Editing US National Parks

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Editing US National Parks

Alan Bragg
I've been tinkering with western section of Acadia National Park in Maine where I've often visited. 

This led me to the discover the NP Mapping page which explains how their database and OSM interface.
I now add the hash tag #parktiles to my changesets.

I read that it was ok for me to adjust the boarder of the park which are sloppy. I started by aligning a segment of the shore line with Bing and used that segment to replace the segment from the boarder relation.
 
I set up routes for the trails so they now appear in  Waymarked Trails.

There's still lot of work to do; in just this one section of the park there are 16 serious errors and 2,246 warnings according to the JOSM Validator. Many are due to old and duplicated imported data. Anyone want to help?

I also found Chimani, a free app based on OSM that works off-line and has the content of a good sized guide book. 

Alan Bragg


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Re: Editing US National Parks

Mike Thompson


On Fri, Apr 29, 2016 at 7:19 AM, Alan Bragg <[hidden email]> wrote:

This led me to the discover the NP Mapping page which explains how their database and OSM interface.
From the above page: "Park Tiles is currently pulling many feature types from OpenStreetMap, although we are in the process of replacing this data with data from our Places system." - does this mean that the Park Service will be replacing the data in OSM with their data, or that in the future the "Park Tiles" will be generated from the "Places System"? I heard someone associated with the Park Service recently state "we are going to push our data into OSM and lock it down." Although this doesn't make any sense (I don't think there is any technical means to "lock down" any data in OSM, and if there were, I don't think the community would stand for it), it did concern me greatly.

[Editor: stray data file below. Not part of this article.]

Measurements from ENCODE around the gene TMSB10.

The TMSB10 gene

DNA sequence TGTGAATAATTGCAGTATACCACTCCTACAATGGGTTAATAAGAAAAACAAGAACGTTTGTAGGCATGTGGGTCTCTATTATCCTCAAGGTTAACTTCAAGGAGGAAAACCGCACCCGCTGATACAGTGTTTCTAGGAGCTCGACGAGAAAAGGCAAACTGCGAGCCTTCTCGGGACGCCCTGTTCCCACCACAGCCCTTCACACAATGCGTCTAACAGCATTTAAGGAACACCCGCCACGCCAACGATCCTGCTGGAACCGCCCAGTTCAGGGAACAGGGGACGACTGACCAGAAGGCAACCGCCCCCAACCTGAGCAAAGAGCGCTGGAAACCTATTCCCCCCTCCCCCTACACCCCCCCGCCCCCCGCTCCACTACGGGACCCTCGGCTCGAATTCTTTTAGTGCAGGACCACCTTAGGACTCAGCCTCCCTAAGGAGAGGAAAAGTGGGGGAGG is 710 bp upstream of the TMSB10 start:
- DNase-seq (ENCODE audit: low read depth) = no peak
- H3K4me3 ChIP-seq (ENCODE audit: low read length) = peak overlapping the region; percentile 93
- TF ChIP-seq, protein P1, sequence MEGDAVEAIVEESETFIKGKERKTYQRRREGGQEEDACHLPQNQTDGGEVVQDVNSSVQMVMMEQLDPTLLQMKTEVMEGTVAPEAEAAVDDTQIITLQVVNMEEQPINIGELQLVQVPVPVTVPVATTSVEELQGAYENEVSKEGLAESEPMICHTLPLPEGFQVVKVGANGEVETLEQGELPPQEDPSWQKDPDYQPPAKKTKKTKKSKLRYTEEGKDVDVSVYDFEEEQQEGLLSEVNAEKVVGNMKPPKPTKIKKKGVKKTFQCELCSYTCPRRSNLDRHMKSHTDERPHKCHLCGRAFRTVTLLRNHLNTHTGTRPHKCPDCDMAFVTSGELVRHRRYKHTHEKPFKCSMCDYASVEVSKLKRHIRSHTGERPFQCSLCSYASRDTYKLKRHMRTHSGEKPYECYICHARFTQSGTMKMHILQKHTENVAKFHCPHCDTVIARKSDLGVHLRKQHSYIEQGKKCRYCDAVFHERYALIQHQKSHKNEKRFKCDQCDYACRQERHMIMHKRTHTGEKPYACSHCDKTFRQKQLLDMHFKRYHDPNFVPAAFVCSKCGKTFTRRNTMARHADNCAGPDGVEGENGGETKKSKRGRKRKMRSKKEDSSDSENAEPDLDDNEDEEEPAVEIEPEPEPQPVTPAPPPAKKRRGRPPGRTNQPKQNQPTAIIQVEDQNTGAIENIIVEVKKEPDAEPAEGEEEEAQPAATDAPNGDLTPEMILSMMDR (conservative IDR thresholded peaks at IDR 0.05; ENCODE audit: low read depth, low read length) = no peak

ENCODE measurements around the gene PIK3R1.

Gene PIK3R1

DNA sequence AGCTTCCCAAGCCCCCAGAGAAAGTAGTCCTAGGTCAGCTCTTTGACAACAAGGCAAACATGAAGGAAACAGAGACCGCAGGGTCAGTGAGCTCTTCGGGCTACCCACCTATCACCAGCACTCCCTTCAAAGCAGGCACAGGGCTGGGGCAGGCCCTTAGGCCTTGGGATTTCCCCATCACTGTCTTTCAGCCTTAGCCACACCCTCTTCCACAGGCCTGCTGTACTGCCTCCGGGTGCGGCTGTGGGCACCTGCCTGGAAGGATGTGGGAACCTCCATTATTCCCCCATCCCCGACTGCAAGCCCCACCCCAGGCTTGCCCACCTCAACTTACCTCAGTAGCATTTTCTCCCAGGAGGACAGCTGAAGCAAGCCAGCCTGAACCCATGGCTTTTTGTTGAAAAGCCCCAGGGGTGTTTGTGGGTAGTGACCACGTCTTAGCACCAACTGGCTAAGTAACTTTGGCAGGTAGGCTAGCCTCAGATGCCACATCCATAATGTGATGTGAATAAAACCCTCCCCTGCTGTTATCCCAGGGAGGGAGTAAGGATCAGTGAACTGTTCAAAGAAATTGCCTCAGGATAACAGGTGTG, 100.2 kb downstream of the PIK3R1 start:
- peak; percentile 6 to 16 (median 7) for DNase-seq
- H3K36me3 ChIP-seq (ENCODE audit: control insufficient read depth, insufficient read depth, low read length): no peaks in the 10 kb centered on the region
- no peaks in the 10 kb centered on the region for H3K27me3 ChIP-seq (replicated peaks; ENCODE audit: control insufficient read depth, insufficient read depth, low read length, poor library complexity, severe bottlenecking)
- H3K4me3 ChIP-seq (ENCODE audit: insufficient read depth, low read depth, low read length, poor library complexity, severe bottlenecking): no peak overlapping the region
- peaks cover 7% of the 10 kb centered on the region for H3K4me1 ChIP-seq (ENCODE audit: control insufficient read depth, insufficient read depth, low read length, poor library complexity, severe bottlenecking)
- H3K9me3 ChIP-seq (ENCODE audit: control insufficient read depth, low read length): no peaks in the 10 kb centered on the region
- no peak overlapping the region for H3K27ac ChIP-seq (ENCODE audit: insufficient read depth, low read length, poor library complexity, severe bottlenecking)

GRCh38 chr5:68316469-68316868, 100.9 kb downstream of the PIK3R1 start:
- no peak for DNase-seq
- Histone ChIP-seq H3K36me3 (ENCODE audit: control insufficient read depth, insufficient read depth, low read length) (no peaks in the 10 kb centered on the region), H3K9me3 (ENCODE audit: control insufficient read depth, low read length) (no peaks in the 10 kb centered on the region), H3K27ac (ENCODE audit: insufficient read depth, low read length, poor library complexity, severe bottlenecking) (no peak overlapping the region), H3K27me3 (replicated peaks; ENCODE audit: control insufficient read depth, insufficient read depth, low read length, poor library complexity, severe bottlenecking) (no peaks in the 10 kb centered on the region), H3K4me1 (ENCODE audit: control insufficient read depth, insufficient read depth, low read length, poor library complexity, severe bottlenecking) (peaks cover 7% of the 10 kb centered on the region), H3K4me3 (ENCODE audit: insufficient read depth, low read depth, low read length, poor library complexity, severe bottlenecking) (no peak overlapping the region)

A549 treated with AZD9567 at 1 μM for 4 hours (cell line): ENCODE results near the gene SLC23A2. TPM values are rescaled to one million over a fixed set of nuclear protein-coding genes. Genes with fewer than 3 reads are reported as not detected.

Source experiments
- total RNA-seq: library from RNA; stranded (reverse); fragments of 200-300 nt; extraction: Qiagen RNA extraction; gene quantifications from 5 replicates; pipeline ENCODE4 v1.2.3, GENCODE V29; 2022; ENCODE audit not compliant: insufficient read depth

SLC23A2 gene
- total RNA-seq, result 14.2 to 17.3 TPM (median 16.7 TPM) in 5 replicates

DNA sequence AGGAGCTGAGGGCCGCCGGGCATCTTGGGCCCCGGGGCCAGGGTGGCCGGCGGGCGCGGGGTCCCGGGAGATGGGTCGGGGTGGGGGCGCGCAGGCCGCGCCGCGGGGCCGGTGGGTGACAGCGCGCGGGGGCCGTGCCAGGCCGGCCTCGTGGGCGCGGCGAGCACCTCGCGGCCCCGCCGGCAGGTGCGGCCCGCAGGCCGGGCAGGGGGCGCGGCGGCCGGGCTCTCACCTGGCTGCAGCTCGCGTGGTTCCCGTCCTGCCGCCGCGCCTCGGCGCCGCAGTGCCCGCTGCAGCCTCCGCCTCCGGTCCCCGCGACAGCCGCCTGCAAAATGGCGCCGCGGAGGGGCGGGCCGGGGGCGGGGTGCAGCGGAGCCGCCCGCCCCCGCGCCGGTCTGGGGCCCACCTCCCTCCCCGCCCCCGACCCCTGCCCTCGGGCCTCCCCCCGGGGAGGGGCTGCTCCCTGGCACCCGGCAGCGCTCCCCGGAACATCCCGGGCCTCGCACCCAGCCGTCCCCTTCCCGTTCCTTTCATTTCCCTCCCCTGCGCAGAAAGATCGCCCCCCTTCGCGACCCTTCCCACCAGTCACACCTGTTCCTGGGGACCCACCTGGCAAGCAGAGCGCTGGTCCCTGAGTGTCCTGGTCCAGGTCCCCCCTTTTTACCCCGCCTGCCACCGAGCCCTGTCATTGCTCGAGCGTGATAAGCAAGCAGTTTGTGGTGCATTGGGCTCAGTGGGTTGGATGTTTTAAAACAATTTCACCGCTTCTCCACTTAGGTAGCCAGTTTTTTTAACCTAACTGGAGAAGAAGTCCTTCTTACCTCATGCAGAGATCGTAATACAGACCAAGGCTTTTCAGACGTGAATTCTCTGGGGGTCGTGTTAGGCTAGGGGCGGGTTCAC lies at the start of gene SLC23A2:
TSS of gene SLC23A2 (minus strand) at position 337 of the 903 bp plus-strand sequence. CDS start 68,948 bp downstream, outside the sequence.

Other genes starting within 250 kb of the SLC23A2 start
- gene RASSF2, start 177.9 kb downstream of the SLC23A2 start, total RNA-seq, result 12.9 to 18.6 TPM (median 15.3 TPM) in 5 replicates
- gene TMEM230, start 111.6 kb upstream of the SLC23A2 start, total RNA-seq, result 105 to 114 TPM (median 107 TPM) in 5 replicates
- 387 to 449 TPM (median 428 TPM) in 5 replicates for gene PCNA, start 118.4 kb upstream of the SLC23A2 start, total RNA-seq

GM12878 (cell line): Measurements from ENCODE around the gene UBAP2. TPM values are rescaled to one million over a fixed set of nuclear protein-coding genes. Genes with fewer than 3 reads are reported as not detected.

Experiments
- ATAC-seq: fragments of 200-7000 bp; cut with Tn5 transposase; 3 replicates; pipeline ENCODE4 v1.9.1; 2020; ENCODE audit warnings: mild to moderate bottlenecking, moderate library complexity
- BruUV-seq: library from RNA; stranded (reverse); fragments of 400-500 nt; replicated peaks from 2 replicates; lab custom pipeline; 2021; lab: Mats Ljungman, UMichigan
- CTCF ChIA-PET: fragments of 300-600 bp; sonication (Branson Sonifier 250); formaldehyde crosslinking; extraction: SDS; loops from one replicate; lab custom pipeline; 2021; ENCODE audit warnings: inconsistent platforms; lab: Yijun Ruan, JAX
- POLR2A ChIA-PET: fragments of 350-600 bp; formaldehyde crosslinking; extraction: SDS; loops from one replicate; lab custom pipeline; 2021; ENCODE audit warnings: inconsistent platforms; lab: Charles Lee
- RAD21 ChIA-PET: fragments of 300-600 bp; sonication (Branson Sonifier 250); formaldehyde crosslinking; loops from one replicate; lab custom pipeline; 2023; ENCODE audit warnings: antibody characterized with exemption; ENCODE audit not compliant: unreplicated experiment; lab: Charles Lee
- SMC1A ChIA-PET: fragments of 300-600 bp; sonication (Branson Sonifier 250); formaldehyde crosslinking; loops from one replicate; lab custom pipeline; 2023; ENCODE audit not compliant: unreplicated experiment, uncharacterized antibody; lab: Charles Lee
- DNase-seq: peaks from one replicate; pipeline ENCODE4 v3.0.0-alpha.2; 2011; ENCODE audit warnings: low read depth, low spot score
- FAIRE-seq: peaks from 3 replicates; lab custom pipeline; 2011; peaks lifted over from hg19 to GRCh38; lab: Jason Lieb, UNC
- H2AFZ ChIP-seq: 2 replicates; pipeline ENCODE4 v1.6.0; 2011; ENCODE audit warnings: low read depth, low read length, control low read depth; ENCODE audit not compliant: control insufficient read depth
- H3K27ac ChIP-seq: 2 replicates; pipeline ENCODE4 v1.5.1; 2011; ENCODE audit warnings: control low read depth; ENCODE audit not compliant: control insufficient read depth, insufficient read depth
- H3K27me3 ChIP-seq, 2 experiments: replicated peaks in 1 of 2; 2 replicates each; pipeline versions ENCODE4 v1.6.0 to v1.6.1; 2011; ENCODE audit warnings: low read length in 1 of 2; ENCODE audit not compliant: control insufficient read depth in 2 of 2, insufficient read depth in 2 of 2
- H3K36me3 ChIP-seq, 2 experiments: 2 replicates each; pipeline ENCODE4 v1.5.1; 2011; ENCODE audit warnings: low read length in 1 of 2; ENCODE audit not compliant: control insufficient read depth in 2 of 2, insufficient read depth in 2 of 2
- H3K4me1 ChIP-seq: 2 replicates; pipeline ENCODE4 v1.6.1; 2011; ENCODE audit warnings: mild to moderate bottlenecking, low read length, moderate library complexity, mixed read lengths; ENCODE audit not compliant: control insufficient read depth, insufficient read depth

Mike


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Re: Editing US National Parks

Clifford Snow

On Fri, Apr 29, 2016 at 8:05 AM, Mike Thompson <[hidden email]> wrote:
From the above page: "Park Tiles is currently pulling many feature types from OpenStreetMap, although we are in the process of replacing this data with data from our Places system." - does this mean that the Park Service will be replacing the data in OSM with their data, or that in the future the "Park Tiles" will be generated from the "Places System"? I heard someone associated with the Park Service recently state "we are going to push our data into OSM and lock it down." Although this doesn't make any sense (I don't think there is any technical means to "lock down" any data in OSM, and if there were, I don't think the community would stand for it), it did concern me greatly.

From past conversations with NPS employees I've learned that NPS is using a modified version of the iD editor. Changesets from that editor are uploaded to both OSM and NPS. The OSM data is added to our database while the NPS feed is sent to be validated before being added to NPS data. 

Read the article [1] on NPS website for a better description of the process.


Clifford


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Re: Editing US National Parks

Mike Thompson


On Fri, Apr 29, 2016 at 9:45 AM, Clifford Snow <[hidden email]> wrote: